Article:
Is This Video of an Italian Church That Lost Its Congregants to COVID-19?

A Kenyan tweep shared the video below on June 15, 2020, allegedly showing a pastor in Italy walking into his church only to realize that his congregants succumbed to COVID-19 infection. The video shows pictures of the deceased congregants placed on the church pews.

The video was also on shared on YouTube with a similar claim on the same day:

Background

The COVID-19 numbers in Italy currently stand at 236, 989 confirmed cases, 34,345 deaths and 176,370 recoveries (see here the latest numbers).

On May 18, Italian Churches re-opened following a May 7 deal between the Italian bishops’ conference and the government, allowing public Mass to be conducted, though under a slew of conditions.

Verification

A separation of the keyframes using video verification tool, InVID, followed by a Google reverse image search of one of the frames, revealed that the video in question was first posted on April 12, 2020, on the Facebook page of a church called Salem Baptist Church. It was during an online Easter service in the town of Mississipi in the United States.

The Facebook caption reads:

To our Salem family: we want to share with you the video of us surprising Bro Larry with all your pictures for the Easter service. It was such a special, moving time. You can tell by this video how much he loves you all.

This video is exclusively managed by T&T Creative Media. For licensing / permission to use please contact licensing@tt-creative.com

The said T&T Creative Media also published the video on YouTube on April 26 2020, giving more detail on the video’s context. The caption reads:

A beloved reverend was brought to tears when his absent congregation surprised him by thoughtfully leaving photos of themselves on their seats. With mass gatherings cancelled in the state of Mississippi, Reverend Larry Duncan was facing the sad prospect of not having anyone at his weekend service, at Salem Baptist Church, in Lake. But as he walked into the church, on April 11, Larry was met with a beautiful sight. In front of him he found 98 different photographs each depicting the face of a regular attendee. Looking out onto the sea of faces – all in their usual seats – made Larry, 71, well up as he walked between the aisles checking out the faces of his beloved congregation. The idea for the big surprise came from a churchgoer, Amy Clay, who reached out to Larry’s daughter, Natalie Emmons, 41. Natalie made a few phone calls to get the word out and after a drop-off location had been selected for the photos to be left for the church in a safe manner. Natalie and her family spent a day lining up the images for her dad. Since the video was shared on the church’s Facebook page, it has received a viral response of millions of views.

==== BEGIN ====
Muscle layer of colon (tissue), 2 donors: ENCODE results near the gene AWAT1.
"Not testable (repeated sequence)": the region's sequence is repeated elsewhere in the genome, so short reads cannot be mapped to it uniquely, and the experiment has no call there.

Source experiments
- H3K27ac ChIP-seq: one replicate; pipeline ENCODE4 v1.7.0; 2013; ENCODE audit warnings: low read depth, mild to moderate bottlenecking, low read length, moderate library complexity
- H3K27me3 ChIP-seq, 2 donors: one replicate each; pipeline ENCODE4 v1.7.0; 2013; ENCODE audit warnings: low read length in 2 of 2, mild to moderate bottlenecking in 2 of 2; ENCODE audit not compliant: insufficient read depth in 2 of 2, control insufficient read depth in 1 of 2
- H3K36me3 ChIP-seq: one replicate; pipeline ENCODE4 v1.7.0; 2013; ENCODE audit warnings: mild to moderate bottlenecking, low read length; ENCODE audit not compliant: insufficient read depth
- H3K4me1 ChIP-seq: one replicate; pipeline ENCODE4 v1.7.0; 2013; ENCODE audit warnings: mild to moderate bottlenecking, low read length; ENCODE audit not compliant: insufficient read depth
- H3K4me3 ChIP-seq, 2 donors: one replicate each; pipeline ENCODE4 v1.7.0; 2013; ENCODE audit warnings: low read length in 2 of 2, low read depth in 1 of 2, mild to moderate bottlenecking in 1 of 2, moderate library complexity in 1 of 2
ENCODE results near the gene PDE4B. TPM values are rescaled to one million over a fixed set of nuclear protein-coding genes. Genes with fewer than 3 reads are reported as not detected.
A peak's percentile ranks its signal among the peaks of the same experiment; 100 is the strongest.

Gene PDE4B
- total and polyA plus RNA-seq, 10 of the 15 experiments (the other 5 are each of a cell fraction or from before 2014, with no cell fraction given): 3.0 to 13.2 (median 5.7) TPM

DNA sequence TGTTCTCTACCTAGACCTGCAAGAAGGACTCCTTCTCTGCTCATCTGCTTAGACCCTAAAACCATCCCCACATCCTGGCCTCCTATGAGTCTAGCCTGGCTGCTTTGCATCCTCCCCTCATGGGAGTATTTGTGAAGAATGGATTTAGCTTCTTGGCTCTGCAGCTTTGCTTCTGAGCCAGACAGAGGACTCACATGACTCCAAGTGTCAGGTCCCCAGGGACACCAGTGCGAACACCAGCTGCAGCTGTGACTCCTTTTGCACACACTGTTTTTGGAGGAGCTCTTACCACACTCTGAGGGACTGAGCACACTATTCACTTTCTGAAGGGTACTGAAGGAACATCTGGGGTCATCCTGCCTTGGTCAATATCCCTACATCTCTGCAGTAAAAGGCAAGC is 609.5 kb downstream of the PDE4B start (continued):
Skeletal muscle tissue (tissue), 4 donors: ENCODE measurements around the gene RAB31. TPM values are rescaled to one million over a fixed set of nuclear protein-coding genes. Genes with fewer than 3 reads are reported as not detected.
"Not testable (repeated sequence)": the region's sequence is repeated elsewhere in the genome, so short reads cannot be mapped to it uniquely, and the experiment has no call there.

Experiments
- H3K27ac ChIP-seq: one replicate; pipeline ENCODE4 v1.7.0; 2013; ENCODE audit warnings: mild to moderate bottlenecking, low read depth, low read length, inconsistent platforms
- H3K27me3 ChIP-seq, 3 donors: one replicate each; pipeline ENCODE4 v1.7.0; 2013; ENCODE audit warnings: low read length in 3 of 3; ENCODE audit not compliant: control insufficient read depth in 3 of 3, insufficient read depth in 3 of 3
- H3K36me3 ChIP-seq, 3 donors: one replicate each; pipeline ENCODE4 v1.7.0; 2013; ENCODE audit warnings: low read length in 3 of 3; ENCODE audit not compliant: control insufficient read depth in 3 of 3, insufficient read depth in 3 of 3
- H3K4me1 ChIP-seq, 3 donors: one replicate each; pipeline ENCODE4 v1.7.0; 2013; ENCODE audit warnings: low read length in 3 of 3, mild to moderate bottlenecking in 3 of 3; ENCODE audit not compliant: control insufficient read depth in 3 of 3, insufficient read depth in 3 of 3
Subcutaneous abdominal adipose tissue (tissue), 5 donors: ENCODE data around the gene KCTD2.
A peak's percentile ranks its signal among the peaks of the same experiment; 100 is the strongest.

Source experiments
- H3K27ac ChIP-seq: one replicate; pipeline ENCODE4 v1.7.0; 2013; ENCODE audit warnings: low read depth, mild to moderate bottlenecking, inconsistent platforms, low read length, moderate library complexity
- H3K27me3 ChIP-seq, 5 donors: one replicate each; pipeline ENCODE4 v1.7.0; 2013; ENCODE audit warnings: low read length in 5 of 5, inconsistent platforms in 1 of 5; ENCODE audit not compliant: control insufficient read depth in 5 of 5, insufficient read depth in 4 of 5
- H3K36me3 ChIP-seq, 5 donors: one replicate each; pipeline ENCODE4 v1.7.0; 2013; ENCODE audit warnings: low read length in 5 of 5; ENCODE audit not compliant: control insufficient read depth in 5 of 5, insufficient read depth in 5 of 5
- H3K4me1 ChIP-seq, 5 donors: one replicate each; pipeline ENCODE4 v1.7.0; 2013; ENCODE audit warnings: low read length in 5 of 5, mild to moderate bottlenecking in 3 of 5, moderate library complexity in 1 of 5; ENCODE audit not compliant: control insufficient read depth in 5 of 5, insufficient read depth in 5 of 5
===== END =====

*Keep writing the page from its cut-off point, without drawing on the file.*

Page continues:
The church also shared the video on its YouTube page and the photo below from that day on their Facebook page, thanking their congregants for the gesture:

Based on the above findings, the claim is false because the service in question did not happen in Italy and the photos on the pews are not of congregants who died of COVID-19. However, a similar Easter service was reported to have happened in Italy on the same day.

A Google search for the keywords ‘photos on church pews during COVID-19’ leads to this NBC News report dated April 12, 2020, showing a video from a service held by one Father Corbari, in the northern Italian town of Robbiano.

The explanation for the service is given as follows in the report:

Father Corbari’s church in the northern Italian town of Robbiano has lain empty since the government imposed a lockdown to stop the spread of the coronavirus. But he’s determined to maintain a connection with his parishioners and has pasted photos of each of them to the empty pews. Although families will remain separated this Easter, Father Corbari says the season offers another hope.

CNN also reported on the Italian church service, sharing a picture that is credited to Father Giuseppe Corbari as seen in the screenshot below:

Note that the photos are also not of dead congregants but parishioners who couldn’t attend mass due to COVID-19 restrictions.

Further searches show that similar Easter services were witnessed in an empty church of North Manila in the Philippines, at Matthews Methodist Church in the US and at the Great Point Fellowship in Medford, a city in Southern Oregon.

Verdict

The video being shared online is out of context, thereby making the claim FALSE.

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